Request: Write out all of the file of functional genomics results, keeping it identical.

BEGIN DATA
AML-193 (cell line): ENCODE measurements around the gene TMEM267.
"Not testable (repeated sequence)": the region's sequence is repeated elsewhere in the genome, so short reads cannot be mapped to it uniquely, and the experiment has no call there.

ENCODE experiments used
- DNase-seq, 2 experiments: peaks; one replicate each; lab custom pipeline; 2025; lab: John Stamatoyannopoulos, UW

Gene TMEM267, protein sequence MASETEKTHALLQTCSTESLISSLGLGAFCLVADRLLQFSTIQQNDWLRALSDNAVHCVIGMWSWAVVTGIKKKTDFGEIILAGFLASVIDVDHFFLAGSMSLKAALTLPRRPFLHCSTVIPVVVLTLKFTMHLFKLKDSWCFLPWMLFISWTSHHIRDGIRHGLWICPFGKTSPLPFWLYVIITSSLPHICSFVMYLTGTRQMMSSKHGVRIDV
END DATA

AML-193 (cell line): ENCODE measurements around the gene TMEM267.
"Not testable (repeated sequence)": the region's sequence is repeated elsewhere in the genome, so short reads cannot be mapped to it uniquely, and the experiment has no call there.

ENCODE experiments used
- DNase-seq, 2 experiments: peaks; one replicate each; lab custom pipeline; 2025; lab: John Stamatoyannopoulos, UW

Gene TMEM267, protein sequence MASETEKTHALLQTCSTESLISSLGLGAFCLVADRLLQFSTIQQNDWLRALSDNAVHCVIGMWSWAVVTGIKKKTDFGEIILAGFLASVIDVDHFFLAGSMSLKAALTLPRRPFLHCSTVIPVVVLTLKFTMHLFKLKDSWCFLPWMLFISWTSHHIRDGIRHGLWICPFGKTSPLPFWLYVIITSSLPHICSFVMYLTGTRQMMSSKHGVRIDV